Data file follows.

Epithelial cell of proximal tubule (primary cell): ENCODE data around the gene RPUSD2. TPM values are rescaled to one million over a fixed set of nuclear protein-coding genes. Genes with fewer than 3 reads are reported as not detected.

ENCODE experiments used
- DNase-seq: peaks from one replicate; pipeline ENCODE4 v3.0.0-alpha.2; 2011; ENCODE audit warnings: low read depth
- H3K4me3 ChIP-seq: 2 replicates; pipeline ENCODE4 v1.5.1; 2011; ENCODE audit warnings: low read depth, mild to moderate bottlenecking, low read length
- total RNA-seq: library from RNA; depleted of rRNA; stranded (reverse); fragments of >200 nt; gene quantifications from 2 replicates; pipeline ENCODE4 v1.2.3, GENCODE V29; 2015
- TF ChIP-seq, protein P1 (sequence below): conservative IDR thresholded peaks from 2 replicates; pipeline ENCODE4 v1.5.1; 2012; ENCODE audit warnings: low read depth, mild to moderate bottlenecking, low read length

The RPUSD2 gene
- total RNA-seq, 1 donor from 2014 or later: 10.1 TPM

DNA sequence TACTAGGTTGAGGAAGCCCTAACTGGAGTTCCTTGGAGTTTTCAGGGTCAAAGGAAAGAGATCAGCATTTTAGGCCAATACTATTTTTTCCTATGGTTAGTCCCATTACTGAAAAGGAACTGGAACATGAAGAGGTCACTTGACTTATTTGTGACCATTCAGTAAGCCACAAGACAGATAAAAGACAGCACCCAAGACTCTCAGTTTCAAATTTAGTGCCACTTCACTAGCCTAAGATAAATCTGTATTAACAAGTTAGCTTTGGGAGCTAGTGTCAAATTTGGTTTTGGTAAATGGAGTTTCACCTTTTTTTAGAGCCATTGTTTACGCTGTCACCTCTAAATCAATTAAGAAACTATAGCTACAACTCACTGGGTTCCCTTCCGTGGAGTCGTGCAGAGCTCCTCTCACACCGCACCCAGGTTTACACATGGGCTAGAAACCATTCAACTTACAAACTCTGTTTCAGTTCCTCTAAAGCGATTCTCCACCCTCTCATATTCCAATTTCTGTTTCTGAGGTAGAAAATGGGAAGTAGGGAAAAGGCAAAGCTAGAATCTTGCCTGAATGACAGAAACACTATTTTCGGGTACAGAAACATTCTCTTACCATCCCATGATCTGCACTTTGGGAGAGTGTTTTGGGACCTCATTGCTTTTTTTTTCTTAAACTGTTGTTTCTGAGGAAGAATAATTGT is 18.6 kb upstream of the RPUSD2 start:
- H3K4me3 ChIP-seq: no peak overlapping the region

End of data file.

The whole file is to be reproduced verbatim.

Epithelial cell of proximal tubule (primary cell): ENCODE data around the gene RPUSD2. TPM values are rescaled to one million over a fixed set of nuclear protein-coding genes. Genes with fewer than 3 reads are reported as not detected.

ENCODE experiments used
- DNase-seq: peaks from one replicate; pipeline ENCODE4 v3.0.0-alpha.2; 2011; ENCODE audit warnings: low read depth
- H3K4me3 ChIP-seq: 2 replicates; pipeline ENCODE4 v1.5.1; 2011; ENCODE audit warnings: low read depth, mild to moderate bottlenecking, low read length
- total RNA-seq: library from RNA; depleted of rRNA; stranded (reverse); fragments of >200 nt; gene quantifications from 2 replicates; pipeline ENCODE4 v1.2.3, GENCODE V29; 2015
- TF ChIP-seq, protein P1 (sequence below): conservative IDR thresholded peaks from 2 replicates; pipeline ENCODE4 v1.5.1; 2012; ENCODE audit warnings: low read depth, mild to moderate bottlenecking, low read length

The RPUSD2 gene
- total RNA-seq, 1 donor from 2014 or later: 10.1 TPM

DNA sequence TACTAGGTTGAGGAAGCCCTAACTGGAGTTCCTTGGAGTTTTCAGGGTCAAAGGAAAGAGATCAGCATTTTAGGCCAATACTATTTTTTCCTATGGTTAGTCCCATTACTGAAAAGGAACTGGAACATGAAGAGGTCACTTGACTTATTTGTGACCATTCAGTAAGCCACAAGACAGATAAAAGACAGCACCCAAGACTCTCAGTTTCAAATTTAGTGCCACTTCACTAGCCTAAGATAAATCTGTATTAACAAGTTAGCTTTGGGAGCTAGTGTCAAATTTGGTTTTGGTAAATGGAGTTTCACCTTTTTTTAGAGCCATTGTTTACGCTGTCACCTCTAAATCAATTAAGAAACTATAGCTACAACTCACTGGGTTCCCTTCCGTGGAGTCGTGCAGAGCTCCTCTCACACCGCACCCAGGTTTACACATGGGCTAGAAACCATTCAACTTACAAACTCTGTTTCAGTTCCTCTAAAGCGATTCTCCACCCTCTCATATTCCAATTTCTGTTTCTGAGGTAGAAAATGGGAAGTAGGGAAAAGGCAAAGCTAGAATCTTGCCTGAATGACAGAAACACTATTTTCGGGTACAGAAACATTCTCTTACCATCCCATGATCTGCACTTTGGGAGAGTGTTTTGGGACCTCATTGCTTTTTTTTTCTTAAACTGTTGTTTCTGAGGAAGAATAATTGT is 18.6 kb upstream of the RPUSD2 start:
- H3K4me3 ChIP-seq: no peak overlapping the region